Why don’t the oboes and tubas sit in the front of the orchestra? Why don’t flutes and first violins swap positions, or — in what would be the coolest configuration, let’s be honest — bass trombones and contrabassoons sit right up front with the conductor? Why is there even a conductor at all?
There’s pretty much a reason for why everything we experience is the way it is (whether or not those are good reasons is an altogether different discussion), and the orchestra’s seating arrangements are no exception. In a recent article for The Florida Times-Union, the Jacksonville Symphony music director Courtney Lewis gives a brief explanation for why the musicians sit where they do. It’s an interesting look into acoustics and the history of music and performance.
Lewis traces the growth of orchestras, hinting at the role industrialization and urbanization played in getting the orchestra to where it is now. Also discussed is the emergence of the conductor as a fixture of these increasingly large orchestras; he cites Hector Berlioz and Felix Mendelssohn as two early examples of the dedicated conductor.
As for the current “traditional” seating arrangement, Lewis reveals that it’s a fairly recent development. Until the 20th century, the first and second violins were usually seated opposite each other, creating “an 18th-century stereo effect” with the two sections playing off one another. And then came the influential conductor Leopold Stokowski, who among other things served as the music director of the Philadelphia Orchestra:
(That's him at Carnegie Hall with the New York Philharmonic.)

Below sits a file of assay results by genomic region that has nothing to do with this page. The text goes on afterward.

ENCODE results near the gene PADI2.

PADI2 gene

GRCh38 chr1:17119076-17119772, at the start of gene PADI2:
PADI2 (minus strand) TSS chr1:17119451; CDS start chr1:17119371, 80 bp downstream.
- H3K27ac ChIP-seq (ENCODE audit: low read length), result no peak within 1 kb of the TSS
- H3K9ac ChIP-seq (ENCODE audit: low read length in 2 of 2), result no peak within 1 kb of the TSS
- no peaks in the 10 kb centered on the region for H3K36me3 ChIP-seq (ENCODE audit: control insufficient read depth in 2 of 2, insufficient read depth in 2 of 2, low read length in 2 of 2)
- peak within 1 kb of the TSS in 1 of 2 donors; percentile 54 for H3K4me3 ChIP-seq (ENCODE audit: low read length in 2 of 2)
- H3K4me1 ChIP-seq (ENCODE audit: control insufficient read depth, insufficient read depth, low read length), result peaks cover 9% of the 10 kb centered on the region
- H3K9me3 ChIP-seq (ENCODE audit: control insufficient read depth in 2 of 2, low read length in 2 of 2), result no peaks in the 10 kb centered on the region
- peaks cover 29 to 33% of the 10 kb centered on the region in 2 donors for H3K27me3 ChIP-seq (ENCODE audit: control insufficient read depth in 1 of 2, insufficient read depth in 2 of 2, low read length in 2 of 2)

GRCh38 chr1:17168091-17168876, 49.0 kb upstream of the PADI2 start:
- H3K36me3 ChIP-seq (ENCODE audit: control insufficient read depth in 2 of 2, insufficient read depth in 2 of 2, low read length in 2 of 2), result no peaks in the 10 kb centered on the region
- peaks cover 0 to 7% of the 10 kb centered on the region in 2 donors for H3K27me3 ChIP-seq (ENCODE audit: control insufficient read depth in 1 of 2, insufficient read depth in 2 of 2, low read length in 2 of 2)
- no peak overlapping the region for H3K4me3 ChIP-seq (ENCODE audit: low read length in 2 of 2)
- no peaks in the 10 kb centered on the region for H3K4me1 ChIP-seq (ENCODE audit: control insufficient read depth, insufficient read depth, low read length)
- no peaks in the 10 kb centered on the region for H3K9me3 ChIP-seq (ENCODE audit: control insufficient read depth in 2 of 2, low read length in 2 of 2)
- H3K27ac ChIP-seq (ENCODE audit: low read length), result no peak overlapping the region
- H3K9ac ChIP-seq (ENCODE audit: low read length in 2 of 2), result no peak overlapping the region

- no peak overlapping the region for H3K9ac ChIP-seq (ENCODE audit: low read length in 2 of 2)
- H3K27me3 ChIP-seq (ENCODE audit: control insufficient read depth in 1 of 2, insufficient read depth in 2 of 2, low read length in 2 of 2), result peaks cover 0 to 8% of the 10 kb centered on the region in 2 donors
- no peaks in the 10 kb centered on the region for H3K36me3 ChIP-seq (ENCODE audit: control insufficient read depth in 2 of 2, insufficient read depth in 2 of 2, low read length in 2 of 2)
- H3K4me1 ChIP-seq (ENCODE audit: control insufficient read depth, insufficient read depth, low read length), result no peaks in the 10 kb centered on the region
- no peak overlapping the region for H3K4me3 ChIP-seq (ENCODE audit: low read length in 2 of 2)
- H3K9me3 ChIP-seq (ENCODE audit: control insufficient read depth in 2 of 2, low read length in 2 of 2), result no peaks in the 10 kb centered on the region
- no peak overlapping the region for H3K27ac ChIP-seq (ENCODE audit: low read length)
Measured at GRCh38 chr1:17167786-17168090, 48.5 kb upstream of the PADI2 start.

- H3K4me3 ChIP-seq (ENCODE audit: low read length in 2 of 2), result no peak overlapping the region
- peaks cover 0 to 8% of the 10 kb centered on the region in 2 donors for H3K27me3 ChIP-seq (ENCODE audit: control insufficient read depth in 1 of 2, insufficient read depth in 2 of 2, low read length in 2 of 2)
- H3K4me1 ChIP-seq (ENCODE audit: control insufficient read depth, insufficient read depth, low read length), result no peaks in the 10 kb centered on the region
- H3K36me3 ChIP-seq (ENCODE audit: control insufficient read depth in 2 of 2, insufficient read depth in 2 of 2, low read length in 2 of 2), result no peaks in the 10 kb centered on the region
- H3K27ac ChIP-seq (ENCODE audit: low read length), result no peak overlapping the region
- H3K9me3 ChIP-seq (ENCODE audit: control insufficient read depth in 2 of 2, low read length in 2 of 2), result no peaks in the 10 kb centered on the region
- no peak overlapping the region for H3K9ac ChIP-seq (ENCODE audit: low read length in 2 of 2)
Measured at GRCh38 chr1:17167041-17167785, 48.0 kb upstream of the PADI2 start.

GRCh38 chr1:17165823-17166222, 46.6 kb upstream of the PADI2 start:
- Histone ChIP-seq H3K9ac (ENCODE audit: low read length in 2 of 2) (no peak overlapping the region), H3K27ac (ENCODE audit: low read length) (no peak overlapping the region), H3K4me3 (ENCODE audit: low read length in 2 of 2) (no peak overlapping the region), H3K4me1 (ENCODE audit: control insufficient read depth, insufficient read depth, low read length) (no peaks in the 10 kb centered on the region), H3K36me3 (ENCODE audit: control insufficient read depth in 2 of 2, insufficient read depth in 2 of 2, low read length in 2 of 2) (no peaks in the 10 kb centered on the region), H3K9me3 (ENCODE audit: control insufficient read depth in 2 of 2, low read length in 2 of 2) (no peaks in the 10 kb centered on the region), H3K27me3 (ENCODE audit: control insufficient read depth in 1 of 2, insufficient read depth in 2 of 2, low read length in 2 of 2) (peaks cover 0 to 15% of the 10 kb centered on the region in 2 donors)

And Looney Tunes parody subject:
Among the many places Stokowski left his mark was in his experiments with orchestra seating, including the one that Lewis calls the “Stokowski shift.” He explains:
“Stokowski was a great experimenter, and he tried seating the orchestra in every imaginable way, always trying to find the ideal blend of sounds. On one occasion he horrified Philadelphians by placing the winds and brass in front of the strings … But in the 1920s he made one change that stuck: he arranged the strings from high to low, left to right, arguing that placing all the violins together helped the musicians to hear one another better. The ‘Stokowski Shift,’ as it became known, was adopted by orchestras all over America. In England, Henry Wood favored the same arrangement, leading to its adoption across the UK.”
This arrangement, though not immensely popular overnight (Lewis refers to German and Austrian attitudes as “unimpressed”), did gain influence and staying power. The result? Composers began writing music that took advantage of this setup.
We’ve grown used to this high-to-low seating, but Lewis writes that he tries to adjust the string section to fit the historical context of the piece being played. Of course, there is no way to know how older composers intended their work to be performed — let alone how their orchestras sat. But it is worth keeping in mind that the way you see things today is not necessarily how they have always been. Getting the answers to questions you never knew you had can lead to gems like a deeper appreciation for the music, a new excitement for the live concert experience or a 1940 Chicago Tribune article about the “radical realignment” of the orchestra.